Consisting primarily of stand-alone episodes that integrate ongoing story arcs, season 2 showcases the primary cast with generally good results: Mayweather (Anthony Montgomery) visits the "boomer" cargo ship he was raised on in "Horizon"; Hoshi (Linda Park) experiences unsettling transporter symptoms in "Vanishing Point"; and Tucker (Connor Trineer) plays a pivotal role in several episodes, notably "Dawn," "Precious Cargo" and "Cogenitor." And while "Regeneration" provoked controversy among fans for introducing the yet unnamed Borg in an early Starfleet context, it's a fine episode (with echoes of The Thing) that holds up to scrutiny, while others (including "The Crossing," "The Breach" and "Cogenitor") feel somewhat recycled, indicating the challenge of finding new ideas in the Star Trek canon. Overall, however, season 2 is consistently strong, with several episodes directed by cast alumni from previous Trek series, including NextGen's LeVar Burton, and Voyager's Roxanne Dawson and Robert Duncan McNeill. They all lead up to a devastating attack on Earth (with seven million casualties, including Trip's younger sister) in "The Expanse," ending the season with high-stakes mystery as Enterprise enters a treacherous region of space in search of the Xindi, an enemy race that factors heavily in season 3.
Abundant bonus features include a generous selection of deleted scenes (non-essential, but interesting to fans); audio commentary (on "Dead Stop" and "Regeneration") by writers Mike Sussman and Phyllis Strong, who explain the challenge of writing under constantly shifting production conditions; and text commentary (on "Stigma" and "First Flight"), in which Trek veterans Michael and Denise Okuda demonstrate their encyclopedic knowledge of Star Trek fact and fiction. Six Easter eggs, known as "NX-01 Files," are hidden on the Special Features menus; they offer brief glimpses into specific aspects of production, including set recycling and art direction. "Enterprise" secrets are revealed for those who pay meticulous attention to detail; "Inside 'A Night in Sickbay'" offers a behind-the-scenes assessment of that memorable episode; and "LeVar Burton: Star Trek Director" celebrates the actor's smooth transition to directing after his stint on Next Generation. "Enterprise Profile: Jolene Blalock" is a tribute to the sexy actress by her fellow cast members and executive producers Brannon Braga and Rick Berman, including Blalock's assessment of T'Pol's pivotal role as Enterprise's resident Vulcan. Best of all, however, are the hilarious outtakes: They show the cast as a family unit, combining hard work with humor as the second season progresses. --Jeff Shannon
Described by series cocreator Brannon Braga as "a single episode that lasts 24 hours," the third season of Star Trek: Enterprise is arguably the best in the show's four-season run. With the epic "Xindi saga" as the season's primary story arc, the series found its tonal focus in the unpredictable space of the Delphic Expanse, where alien encounters and matter-warping spatial anomalies forced Capt. Archer (Scott Bakula) to make extreme decisions that tested his ethical boundaries. Realizing the need for a fresh viewpoint, Braga and cocreator Rick Berman hired Manny Coto, a TV veteran who conceived or wrote several of the season's finest episodes (not forgetting Mike Sussman and other members of the series' first-rate writing staff). Coto's involvement was instrumental in shaping the Xindi saga, which began (with season 2's cliffhanger) when Earth was attacked by a Xindi probe--a massive weapon which Archer must now destroy. This vital mission dominates season 3, deriving its potent drama from an impressive variety of characters and subplots focused on the five-species Xindi council, which finds its voice of reason in Primate member Degra (season regular Randy Oglesby) and rancor in the Reptilian Commander (Scott MacDonald), pivotal characters whose fates will be tragically intertwined.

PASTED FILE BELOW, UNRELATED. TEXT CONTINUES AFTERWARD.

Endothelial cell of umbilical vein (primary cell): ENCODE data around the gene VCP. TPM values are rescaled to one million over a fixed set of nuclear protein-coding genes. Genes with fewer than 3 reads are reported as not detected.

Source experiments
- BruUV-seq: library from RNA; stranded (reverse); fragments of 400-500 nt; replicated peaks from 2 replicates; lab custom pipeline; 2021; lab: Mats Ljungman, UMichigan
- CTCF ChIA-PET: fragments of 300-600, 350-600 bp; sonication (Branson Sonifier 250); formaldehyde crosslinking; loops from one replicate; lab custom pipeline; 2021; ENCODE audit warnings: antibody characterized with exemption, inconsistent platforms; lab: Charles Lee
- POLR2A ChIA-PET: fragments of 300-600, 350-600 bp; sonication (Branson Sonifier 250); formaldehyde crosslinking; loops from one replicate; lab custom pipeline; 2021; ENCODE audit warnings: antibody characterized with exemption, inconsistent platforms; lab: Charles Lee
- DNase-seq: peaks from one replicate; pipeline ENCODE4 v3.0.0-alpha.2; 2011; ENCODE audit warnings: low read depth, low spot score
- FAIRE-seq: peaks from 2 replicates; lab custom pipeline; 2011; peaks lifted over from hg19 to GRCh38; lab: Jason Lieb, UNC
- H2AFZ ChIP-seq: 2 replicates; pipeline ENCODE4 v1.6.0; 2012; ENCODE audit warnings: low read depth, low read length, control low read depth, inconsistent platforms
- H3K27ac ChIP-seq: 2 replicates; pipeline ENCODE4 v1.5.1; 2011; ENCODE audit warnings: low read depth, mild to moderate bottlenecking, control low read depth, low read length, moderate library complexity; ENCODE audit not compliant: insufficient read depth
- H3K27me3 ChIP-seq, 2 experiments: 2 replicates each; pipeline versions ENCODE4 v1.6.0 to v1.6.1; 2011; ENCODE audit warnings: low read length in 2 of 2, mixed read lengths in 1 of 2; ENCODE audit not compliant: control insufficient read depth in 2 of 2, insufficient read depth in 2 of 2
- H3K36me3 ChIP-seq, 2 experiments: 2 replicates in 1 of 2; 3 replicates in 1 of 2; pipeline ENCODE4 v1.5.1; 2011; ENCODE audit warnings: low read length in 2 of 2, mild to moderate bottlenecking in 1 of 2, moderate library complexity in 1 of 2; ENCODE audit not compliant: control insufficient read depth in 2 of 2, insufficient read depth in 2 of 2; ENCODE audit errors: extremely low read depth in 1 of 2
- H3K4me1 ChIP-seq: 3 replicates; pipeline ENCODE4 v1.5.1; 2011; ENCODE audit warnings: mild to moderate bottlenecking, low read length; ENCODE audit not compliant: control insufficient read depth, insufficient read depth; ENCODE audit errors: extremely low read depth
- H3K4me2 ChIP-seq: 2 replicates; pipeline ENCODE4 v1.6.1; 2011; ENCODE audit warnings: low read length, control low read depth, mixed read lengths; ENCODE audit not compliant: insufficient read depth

Despite lower ratings and budgetary cutbacks (as evident in several ship-bound episodes with minimal casting), season 3 was equally strong as a showcase for the Enterprise regulars, with plenty of fan speculation rising from the sexy and soothing Vulcan "neuro-pressure" sessions between the insomniac Tucker (Connor Trinneer, better than ever) and T'Pol, whose hidden addiction to a toxic compound allows Jolene Blalock to mine the volatile depths of her character (who now sports a more appealing hairstyle and wardrobe). Meanwhile, security chief Reed (Dominick Keating) engages in heated competition with Major Hayes (reliable guest Steven Culp, from the first season of Desperate Housewives), the leader of NX-01's Military Assault Command Operation (or MACO), which Reed views with territorial suspicion. And while Enterprise still fumbled to develop the characters of Hoshi (Linda Park) and Travis (Anthony Montgomery), John Billingsley continued to bring clutch-player excellence to his role as Dr. Phlox in several highlight episodes including "Doctor's Orders" and "Similitude," the latter featuring equally strong work by Trinneer in an ethically complex (and fan-favorite) examination of the cloning--a typical example of Star Trek at its best.
The alternate timeline of "Twilight" also honors the classic Trek tradition, while "Harbinger" reveals the existence of the trans-dimensional Sphere Builders, whose moon-sized creations affect Enterprise throughout its season-long mission. Finally, the crucial appearances of blue-skinned Andorian Shran (Jeffrey Combs) bring both suspense and comic relief to the season's grim proceedings, adding depth and tentative alliance to Enterprise's pre-Federation politics--a crucial element that assumes greater importance with the jaw-dropping cliffhanger of "Zero Hour" and the surprises in store for season 4, which will bring Enterprise ever closer to the original Star Trek timeline.